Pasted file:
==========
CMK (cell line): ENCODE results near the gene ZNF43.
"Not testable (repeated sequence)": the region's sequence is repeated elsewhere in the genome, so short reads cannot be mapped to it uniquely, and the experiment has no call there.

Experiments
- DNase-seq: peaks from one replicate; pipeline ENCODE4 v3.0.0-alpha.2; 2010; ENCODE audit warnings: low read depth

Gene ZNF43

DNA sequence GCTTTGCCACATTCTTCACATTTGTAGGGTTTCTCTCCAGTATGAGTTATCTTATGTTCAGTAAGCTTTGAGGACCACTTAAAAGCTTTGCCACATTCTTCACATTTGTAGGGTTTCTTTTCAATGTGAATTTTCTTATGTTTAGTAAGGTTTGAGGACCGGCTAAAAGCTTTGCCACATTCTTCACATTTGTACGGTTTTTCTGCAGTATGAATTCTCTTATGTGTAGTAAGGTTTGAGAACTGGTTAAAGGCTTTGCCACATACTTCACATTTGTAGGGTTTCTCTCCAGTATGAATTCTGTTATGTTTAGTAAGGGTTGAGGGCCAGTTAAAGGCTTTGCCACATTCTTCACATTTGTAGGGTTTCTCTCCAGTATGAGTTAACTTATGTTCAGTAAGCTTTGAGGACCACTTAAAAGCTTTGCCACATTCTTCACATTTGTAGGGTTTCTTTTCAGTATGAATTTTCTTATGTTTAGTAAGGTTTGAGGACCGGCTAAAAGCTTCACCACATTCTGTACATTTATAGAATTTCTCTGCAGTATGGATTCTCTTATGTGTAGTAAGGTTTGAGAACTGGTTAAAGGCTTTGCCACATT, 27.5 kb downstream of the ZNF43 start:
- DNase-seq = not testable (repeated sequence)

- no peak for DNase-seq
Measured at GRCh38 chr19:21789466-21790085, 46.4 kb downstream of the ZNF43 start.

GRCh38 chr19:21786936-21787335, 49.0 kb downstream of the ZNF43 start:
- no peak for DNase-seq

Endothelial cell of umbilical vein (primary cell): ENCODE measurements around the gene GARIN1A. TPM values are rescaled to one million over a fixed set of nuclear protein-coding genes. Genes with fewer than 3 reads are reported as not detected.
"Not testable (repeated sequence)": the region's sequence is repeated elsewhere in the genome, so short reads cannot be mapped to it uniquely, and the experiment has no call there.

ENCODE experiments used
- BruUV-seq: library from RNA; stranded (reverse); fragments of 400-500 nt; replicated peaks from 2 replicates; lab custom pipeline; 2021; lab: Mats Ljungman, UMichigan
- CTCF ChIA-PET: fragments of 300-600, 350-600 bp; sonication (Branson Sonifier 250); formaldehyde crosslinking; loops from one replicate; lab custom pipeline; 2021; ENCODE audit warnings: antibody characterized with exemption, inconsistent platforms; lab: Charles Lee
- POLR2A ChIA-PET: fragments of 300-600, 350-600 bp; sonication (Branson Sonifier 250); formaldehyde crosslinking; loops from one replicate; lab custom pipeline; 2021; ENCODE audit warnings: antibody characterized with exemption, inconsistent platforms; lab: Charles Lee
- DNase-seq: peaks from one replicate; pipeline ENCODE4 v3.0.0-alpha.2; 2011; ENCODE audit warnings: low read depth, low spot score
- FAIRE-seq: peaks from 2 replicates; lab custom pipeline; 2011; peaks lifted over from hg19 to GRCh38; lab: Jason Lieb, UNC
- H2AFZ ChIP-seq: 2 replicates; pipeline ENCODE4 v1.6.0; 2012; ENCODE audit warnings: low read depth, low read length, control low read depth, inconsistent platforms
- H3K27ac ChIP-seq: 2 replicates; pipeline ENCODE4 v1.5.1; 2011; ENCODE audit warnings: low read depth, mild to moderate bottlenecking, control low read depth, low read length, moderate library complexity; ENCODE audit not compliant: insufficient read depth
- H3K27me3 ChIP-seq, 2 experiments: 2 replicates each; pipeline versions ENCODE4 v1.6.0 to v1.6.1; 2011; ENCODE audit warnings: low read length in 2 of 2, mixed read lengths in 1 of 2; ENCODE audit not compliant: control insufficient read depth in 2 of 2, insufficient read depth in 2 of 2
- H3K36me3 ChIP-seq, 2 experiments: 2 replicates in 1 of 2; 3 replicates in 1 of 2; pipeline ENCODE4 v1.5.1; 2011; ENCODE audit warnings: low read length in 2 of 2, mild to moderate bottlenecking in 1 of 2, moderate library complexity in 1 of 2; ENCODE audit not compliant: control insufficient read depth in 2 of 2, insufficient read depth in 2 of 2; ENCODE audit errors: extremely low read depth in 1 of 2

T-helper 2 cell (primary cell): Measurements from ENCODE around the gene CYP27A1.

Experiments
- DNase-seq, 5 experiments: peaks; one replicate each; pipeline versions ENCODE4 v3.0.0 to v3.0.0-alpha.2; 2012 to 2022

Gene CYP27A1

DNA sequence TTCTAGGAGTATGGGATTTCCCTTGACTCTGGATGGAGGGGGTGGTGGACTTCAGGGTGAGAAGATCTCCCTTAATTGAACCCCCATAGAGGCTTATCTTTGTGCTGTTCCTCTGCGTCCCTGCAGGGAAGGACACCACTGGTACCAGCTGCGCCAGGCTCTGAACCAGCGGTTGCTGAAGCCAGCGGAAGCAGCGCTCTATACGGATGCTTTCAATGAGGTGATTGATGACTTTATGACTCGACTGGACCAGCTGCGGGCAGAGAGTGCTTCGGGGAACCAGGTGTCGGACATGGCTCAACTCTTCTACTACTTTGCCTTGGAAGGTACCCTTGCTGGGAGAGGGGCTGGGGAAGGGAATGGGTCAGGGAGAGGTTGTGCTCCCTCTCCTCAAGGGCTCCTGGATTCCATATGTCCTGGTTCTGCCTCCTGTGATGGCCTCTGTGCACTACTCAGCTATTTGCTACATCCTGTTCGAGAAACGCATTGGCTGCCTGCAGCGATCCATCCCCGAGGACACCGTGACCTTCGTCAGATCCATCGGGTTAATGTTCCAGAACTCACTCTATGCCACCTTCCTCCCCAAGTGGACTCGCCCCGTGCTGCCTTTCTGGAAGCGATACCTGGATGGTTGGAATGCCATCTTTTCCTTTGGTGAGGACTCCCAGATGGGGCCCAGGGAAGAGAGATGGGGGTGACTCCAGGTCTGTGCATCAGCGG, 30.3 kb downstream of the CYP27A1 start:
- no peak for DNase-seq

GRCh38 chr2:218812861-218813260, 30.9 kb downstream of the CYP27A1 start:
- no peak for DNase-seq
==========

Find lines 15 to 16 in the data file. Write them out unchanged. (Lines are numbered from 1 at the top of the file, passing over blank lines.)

- BruUV-seq: library from RNA; stranded (reverse); fragments of 400-500 nt; replicated peaks from 2 replicates; lab custom pipeline; 2021; lab: Mats Ljungman, UMichigan
- CTCF ChIA-PET: fragments of 300-600, 350-600 bp; sonication (Branson Sonifier 250); formaldehyde crosslinking; loops from one replicate; lab custom pipeline; 2021; ENCODE audit warnings: antibody characterized with exemption, inconsistent platforms; lab: Charles Lee